Robert Daddow to share perspective on state economy at Loosemoore Auditorium Tuesday

By Julie VerHage | 10/11/10 2:18pm


Michigan’s economy is a common topic in the media as well as everyday discussion. Many people are interested in what will happen in Michigan’s future and how long it will take to turn around some of the state’s negative trends.

Robert Daddow, Deputy Oakland County Executive, will predict Michigan’s future during his increasingly-renowned presentation, “A Perfect Storm,” at Loosemoore Auditorium in the DeVos Center on Tuesday at 6 p.m.

This speech is a study on the financial condition of the state and local governments and the general state economy.

Sound bites tell the public what a unique fiscal and economic problem Michigan is facing, including high unemployment, large deficits, reduced government services and higher taxes. Daddow says these statements are optimistic and do not even begin to acknowledge the depths of the fiscal problems Michigan will face in the coming months and years.

Daddow is a CPA and a seasoned expert on governmental finance and accounting. As an adjunct scholar for the Mackinac Center for Public Policy, he has researched and written on a variety of state issues such as the financial decline of the Big Three auto makers, the distressed city of Ecorse and the drawn-out budget debates becoming commonplace at the state capitol.

Daddow’s presentation brings to light issues rarely covered by the media and synthesizes many national economic and fiscal problems to demonstrate how they affect our state and local governments and the job environment students will face after graduation.

“This event will give students and professionals an insight into the state budgeting process that many people do not see,” says Will Hibler, a student at GVSU who is aiding in organizing the event. Hibler first heard about Daddow in a Detroit News article, “The bell is tolling for Michigan.” “I think Mr. Daddow has a lot of unique views on government consolidation and other issues, so I believe he will have a lot to add to the discussion with local professionals, as well as students.”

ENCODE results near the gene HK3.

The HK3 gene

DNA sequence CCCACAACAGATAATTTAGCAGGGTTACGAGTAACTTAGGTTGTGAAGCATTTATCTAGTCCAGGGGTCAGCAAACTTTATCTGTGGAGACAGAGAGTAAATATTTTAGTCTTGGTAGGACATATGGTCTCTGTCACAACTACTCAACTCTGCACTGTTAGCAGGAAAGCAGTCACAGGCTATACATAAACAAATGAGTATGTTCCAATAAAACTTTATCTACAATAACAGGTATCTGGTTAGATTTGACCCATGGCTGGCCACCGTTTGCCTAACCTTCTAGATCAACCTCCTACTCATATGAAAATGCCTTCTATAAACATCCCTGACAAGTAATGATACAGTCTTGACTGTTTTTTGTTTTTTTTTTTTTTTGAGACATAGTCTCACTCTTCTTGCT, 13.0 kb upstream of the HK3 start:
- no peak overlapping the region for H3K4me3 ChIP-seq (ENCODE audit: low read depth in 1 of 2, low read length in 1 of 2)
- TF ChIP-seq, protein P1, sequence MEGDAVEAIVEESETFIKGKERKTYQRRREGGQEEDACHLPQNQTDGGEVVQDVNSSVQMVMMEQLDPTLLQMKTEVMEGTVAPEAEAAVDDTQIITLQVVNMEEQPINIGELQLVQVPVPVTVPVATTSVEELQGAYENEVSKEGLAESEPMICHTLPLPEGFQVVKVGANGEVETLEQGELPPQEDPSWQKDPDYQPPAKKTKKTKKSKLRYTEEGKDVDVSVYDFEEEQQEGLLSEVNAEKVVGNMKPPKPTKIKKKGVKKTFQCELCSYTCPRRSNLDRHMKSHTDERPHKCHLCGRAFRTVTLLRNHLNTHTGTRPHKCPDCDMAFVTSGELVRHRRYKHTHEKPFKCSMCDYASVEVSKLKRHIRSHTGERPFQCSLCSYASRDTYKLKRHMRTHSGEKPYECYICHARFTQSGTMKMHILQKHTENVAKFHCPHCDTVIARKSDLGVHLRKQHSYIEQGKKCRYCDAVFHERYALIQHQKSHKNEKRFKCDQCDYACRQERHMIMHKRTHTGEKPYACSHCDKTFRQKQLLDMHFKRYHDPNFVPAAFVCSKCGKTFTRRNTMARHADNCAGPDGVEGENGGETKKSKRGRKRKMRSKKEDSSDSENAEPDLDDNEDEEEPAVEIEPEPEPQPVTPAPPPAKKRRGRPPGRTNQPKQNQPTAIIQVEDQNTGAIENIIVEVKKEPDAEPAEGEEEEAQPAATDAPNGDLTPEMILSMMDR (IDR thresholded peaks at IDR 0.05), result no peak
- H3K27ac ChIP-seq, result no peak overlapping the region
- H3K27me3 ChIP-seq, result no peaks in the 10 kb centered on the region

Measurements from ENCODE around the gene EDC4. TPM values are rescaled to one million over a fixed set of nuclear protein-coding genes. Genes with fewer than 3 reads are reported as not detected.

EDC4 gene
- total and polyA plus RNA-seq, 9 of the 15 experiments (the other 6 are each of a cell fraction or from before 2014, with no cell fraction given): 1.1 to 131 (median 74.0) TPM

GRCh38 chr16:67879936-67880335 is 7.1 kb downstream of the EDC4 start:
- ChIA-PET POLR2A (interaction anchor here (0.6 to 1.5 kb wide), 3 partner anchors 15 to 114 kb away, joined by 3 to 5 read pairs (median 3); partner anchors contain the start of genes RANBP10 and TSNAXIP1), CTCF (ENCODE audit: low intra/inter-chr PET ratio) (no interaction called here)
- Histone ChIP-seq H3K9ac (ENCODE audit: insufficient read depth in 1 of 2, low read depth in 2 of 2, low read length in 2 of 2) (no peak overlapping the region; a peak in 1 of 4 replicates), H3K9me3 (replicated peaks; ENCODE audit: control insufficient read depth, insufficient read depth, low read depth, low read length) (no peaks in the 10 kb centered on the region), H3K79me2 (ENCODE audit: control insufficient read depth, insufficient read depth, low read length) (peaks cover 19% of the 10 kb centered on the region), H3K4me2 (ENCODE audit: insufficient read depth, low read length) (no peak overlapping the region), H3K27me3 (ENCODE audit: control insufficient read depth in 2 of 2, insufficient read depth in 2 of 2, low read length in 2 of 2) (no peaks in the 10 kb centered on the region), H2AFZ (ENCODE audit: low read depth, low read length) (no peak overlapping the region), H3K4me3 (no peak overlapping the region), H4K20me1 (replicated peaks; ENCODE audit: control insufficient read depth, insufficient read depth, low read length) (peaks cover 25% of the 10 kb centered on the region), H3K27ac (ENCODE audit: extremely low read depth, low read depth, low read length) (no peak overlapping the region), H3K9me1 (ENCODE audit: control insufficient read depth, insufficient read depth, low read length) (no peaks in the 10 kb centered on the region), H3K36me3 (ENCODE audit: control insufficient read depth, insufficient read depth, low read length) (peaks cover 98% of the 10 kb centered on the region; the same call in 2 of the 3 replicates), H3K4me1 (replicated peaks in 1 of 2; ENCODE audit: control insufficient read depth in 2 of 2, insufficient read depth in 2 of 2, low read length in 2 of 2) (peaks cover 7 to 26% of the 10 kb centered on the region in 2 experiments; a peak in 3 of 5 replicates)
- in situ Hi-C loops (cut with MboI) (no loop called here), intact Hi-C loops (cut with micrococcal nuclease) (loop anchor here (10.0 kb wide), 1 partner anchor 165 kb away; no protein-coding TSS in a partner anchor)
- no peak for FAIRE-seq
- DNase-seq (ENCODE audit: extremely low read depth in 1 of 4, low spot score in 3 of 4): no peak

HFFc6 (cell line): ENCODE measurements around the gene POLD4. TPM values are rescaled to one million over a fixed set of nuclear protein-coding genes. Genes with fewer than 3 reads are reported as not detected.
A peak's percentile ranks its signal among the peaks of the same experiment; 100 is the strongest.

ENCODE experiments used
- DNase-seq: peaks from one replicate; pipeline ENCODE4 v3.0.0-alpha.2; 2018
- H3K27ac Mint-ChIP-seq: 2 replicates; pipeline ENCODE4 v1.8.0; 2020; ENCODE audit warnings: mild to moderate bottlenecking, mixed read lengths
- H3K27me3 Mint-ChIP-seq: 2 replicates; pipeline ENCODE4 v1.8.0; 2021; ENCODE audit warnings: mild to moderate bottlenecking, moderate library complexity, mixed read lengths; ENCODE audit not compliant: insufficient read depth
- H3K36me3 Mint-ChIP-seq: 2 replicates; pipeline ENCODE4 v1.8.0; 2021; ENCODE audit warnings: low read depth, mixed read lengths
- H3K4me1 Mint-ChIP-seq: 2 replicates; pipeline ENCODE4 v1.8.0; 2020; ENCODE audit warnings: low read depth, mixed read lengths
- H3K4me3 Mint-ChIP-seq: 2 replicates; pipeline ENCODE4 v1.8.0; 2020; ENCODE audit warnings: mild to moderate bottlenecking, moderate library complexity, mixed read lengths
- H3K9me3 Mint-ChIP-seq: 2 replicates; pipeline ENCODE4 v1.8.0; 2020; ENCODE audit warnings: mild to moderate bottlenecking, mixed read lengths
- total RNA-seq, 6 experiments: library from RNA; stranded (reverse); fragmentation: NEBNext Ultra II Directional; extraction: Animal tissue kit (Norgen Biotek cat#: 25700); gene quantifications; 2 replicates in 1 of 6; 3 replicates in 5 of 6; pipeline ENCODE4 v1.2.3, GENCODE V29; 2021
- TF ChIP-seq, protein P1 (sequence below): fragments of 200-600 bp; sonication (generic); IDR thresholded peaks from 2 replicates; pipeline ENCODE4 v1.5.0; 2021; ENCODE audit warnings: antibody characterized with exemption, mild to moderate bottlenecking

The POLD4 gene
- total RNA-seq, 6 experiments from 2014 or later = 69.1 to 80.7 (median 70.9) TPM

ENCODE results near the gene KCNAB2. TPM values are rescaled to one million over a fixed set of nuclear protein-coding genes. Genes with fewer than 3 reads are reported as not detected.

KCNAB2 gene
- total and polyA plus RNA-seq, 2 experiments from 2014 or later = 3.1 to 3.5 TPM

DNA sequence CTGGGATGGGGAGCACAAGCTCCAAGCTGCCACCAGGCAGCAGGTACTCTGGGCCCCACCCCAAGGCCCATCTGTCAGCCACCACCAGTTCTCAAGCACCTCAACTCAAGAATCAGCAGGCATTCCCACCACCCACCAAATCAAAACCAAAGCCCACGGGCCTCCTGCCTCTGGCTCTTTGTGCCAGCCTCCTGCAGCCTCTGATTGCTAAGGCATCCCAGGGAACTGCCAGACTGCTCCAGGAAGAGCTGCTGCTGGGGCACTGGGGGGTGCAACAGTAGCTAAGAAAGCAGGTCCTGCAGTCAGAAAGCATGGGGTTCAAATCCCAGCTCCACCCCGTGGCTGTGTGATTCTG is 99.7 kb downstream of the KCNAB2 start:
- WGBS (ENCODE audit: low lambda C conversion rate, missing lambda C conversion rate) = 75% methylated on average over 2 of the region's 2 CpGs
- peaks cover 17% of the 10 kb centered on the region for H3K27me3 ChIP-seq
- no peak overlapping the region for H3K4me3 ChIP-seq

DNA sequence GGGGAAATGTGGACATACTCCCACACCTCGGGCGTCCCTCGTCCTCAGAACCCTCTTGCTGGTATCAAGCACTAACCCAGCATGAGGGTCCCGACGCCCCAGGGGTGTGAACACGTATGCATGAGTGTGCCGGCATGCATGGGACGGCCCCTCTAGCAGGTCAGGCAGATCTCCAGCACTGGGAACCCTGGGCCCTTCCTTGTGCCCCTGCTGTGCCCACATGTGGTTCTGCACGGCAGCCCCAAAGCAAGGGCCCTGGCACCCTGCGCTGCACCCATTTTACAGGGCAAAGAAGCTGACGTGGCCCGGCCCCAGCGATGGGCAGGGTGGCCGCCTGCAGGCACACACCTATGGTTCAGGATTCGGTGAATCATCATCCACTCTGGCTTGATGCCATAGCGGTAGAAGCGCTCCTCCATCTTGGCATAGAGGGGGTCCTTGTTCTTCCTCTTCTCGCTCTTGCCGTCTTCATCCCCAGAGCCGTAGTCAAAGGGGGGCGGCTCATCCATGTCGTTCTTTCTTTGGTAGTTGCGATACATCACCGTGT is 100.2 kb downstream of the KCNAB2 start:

With the mid-term elections less than a month away, students should find this event not only informational but also interesting.

“Finance and accounting are extremely important in the (state budgeting) process because the budget and the overall fiscal position of the state affects the services the state can offer, as well as the amount of funding that flows back down to smaller governmental units,” Hibler said. “We have all heard the unemployment figures, the funding cuts at schools, police and libraries and the reduced services from these departments. What Daddow says is that we haven’t heard the depth of the fiscal, economic and financial problems behind these stories, and that the situation could get worse.”

Daddow was appointed Deputy County Executive in October 2000. Some of his numerous accomplishments include: resolving a $24 million operating short-fall in fiscal year 1993, the development of the Community Corrections Program and involvement in roughly a dozen areas of privatization thus saving the county $2.5 million annually.

The event should last about two hours and will cover the topics of government, accounting and finance, along with discussions on the general economy. It will be free of charge and all majors and class standings are encouraged to attend.

jverhage@lanthorn.com

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